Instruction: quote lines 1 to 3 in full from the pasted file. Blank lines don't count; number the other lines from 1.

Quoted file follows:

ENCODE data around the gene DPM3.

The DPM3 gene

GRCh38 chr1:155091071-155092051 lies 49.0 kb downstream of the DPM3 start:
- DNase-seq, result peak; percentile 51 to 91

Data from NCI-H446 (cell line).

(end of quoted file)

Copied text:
ENCODE data around the gene DPM3.

The DPM3 gene

GRCh38 chr1:155091071-155092051 lies 49.0 kb downstream of the DPM3 start: